Monday, June 30, 2008

Ganja Queen

Tonight I saw the documentary Ganja Queen about the gross injustice that's happened to Australian Schappelle Corby.

In 2004, 27-year-old Schappelle had begun caring for her father who was ill with cancer and was preparing for some upcoming rough treatments that he would endure. Because the family realized how difficult this was for her, they helped her pay for a short vacation to take in the weeks prior.

The destination was Bali, Indonesia and she would travel with a few friends to take advantage of the beautiful beaches and natural amenities of the area. In her luggage was a boogie board, which was packed by her and her friend. The only thing in the bag when they arrived at the Brisbane airport was the boogie board.

Upon their arrival in Bali, her bag was searched and 4.2 kilos of hydroponic marijuana was discovered. Schappelle was stunned and immediately claimed she had no idea where it came from.

She was then arrested and interrogated in the Bali customs unit, with her friends by her side also claiming her (and their) innocence.

There was no DNA testing of the plastic bag containing the drugs, or the drugs themselves, and there was evidence of a drug sting back in the Australian airport that same day (traffickers were paying baggage handlers to set up mules). But that didn't matter—they still held Schappele for seven months before putting her on trial.

I won't reveal the outcome of the verdict, but I will say it's not good news and documentaries like this make me want to crawl into a hole and never come out.

But for people like her, we have to continue having hope.

UPDATE: Chapelle is almost free ...


The Third Man

About a week ago, I saw the classic 1949 film The Third Man.

It is the topic of Cinebanter #54, which is available here.

Monday, June 09, 2008

Roman Polanski: Wanted and Desired

Tonight I saw Roman Polanski: Wanted and Desired, a documentary by Marina Zenovich.

Thank goodness someone finally created a coherent timeline that is the mess of Polanski's life, because in all of my years I've never quite grasped what happened to him.

After seeing this, three things I suspected were confirmed:

1) Roman should be celebrated for the artistic genius that he is.
2) Roman should've undoubtedly been punished for the crime he clearly committed.
3) There was no way in hell Roman was going to get a fair sentence in the California courts with the corrupt judge that was assigned to his case.

If I'm correct in my assumption, Roman was just a typical party-scene Hollywood filmmaker in the 60s that loved his life and loved his wife until she was brutally murdered by a crazy man's cult.

Once Sharon was gone, his world seemed to tailspin, as often happens in times of desperate grief, and to endure the pain of the press crucifying him for having a hand in her murder (when really he was out of the country at the time and had nothing to do with it), he sought refuge in women, drugs and distractions.

One of the casualties of this distraction was Samantha, a California girl wanting to break into the business at the age of 13. They were alone, he was photographing her, clothes came off, drugs were ingested, sex resulted.

His actions were reprehensible. Inexcusable without question, but the way the system handled his case was also unfair. When the attorneys on both sides cry foul, you know something's wrong.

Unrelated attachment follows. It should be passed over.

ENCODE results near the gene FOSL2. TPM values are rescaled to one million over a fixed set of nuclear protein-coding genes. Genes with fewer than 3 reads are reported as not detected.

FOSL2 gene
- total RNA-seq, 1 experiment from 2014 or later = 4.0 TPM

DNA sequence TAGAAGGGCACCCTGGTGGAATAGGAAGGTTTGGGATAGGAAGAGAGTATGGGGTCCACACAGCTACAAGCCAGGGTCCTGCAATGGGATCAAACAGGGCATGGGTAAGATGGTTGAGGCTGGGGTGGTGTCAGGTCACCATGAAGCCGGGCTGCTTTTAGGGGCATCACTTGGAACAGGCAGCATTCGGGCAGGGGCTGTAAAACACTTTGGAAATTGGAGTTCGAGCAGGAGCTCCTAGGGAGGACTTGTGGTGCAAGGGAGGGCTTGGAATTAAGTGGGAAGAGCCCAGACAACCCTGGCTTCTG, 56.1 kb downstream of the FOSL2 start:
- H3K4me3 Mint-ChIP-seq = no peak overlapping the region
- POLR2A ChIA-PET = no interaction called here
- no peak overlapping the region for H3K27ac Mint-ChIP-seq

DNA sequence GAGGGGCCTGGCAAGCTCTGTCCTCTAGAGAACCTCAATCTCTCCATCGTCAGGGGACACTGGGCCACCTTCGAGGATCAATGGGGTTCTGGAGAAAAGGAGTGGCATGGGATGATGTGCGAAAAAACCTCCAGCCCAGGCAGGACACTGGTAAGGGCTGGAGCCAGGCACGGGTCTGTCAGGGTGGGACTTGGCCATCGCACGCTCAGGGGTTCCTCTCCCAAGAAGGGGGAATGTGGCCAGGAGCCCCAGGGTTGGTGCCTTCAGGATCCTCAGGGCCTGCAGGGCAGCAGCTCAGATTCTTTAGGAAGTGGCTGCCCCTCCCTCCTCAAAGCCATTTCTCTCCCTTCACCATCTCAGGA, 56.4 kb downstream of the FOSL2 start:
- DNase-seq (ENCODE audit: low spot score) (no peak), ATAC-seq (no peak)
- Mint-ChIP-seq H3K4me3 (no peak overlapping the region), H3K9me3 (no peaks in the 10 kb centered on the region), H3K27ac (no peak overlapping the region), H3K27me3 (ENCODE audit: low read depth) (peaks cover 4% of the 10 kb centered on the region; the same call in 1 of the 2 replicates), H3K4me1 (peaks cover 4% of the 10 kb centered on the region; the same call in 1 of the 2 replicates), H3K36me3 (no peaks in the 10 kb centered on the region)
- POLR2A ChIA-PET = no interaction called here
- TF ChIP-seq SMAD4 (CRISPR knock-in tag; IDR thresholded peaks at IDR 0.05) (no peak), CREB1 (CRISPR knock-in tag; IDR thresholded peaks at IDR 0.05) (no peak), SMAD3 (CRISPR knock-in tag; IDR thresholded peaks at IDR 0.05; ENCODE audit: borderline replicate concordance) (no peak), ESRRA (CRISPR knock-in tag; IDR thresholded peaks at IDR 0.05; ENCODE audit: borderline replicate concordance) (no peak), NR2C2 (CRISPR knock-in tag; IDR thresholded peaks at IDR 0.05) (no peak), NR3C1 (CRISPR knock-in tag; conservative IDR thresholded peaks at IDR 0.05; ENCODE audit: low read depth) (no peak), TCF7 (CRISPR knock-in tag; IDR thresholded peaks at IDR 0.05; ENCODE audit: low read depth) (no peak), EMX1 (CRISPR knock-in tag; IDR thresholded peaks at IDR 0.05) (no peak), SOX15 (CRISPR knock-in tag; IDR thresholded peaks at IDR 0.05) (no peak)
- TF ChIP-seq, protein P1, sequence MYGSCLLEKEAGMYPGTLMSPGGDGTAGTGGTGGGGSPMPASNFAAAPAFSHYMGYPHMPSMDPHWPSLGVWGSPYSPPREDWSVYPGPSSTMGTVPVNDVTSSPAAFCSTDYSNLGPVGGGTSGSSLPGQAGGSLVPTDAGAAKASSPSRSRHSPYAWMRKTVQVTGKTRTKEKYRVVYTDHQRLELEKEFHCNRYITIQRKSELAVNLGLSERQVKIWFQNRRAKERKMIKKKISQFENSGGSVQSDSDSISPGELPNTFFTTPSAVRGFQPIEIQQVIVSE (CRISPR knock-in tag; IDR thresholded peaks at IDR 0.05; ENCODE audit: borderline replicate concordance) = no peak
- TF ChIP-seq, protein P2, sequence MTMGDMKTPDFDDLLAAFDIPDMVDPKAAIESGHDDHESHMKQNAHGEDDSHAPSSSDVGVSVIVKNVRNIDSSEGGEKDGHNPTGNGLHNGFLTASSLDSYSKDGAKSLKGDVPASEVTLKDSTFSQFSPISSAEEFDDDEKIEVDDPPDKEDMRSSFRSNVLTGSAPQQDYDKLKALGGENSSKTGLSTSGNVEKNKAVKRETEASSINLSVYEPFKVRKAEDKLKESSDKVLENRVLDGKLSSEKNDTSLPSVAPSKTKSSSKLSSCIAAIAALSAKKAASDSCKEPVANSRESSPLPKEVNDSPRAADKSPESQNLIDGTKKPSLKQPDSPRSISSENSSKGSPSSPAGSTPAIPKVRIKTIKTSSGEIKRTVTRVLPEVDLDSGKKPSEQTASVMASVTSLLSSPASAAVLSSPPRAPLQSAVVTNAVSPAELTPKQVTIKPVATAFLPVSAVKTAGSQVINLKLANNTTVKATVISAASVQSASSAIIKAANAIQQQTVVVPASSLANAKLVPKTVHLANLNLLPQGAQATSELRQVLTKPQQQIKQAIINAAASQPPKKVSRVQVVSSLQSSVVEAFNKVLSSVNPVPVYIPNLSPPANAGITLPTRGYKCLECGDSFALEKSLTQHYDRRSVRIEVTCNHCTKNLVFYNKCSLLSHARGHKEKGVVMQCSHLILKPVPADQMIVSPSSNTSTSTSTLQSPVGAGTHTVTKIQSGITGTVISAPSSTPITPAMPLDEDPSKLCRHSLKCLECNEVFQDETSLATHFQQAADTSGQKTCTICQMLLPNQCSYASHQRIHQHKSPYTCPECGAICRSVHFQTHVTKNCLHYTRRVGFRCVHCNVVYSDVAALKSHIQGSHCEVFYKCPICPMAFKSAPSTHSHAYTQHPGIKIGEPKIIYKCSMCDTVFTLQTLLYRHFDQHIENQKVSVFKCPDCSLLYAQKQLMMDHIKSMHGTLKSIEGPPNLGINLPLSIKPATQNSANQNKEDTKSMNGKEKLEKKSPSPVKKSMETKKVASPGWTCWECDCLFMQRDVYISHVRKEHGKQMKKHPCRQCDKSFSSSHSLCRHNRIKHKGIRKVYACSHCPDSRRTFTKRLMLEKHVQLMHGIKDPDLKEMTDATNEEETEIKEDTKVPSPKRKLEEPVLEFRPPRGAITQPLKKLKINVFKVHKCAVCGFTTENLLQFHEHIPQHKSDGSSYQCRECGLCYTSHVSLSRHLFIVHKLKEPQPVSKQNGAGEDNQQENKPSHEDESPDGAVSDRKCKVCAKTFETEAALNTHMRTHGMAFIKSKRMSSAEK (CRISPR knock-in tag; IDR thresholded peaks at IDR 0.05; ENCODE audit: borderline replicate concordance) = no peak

It could be argued that despite justice not being served, Polanski made the right decision deporting himself to France before his final sentencing. Assuming he's done no one else harm, he's certainly been more productive as a cinematic genius than he ever could have been eating up American taxpayers' money, rotting behind bars. Even his accuser didn't want that, and shouldn't she have a say in the matter?

I can't help but wonder what would've happened if he'd taken the offer to come back to the U.S. and had the case heard by a new judge.


Saving Luna

Yesterday I screened the documentary Saving Luna.

To read my review, visit

Wednesday, June 04, 2008

The Rocker

Tonight I screened The Rocker, starring Rainn Wilson and Christina Applegate.

Robert "Fish" Fishman (Wilson) is a washed-up ex-drummer from an 80s rock band living a mundane life when he snaps one day at work (over the-band-who-dumped-him's new album), gets fired, and breaks up with his girlfriend. As a result, he's forced to move in with his sister's family in Cleveland (in a house that magically overlooks the Rock and Roll Hall of Fame and Museum).

Coincidentally, his nerdy nephew is in a high school band and their drummer gets grounded at the last minute, leaving them without a drummer to play the upcoming prom (you see where this is going?) naturally, they take the 40-something uncle over all of the kids their own age who audition.

Fish gets his groove back after an invigorating (or excruciating) rendition of Peter Gabriel's "In Your Eyes" and convinces the band to let him stay on full-time. They begin remote practicing via webcams and soon enough a YouTube leak leads them to astronomical manufactured fame.

Kind of silly? Sure. But hilarious too.

Christina Applegate plays the leads singer's hot mom who warms up to Fish after joining the band on tour and a tender side story stays less-than-cheesy enough to remain pleasant.

I actually had a really good time at this film—and the supporting characters of familiar faces (Will Arnett, Fred Armisen, etc.) were a welcome icing on the comedic cake.


Sunday, June 01, 2008

Savage Grace

Today I saw Savage Grace, starring Julianne Moore.

I will discuss it on a future episode of Cinebanter, so stay tuned.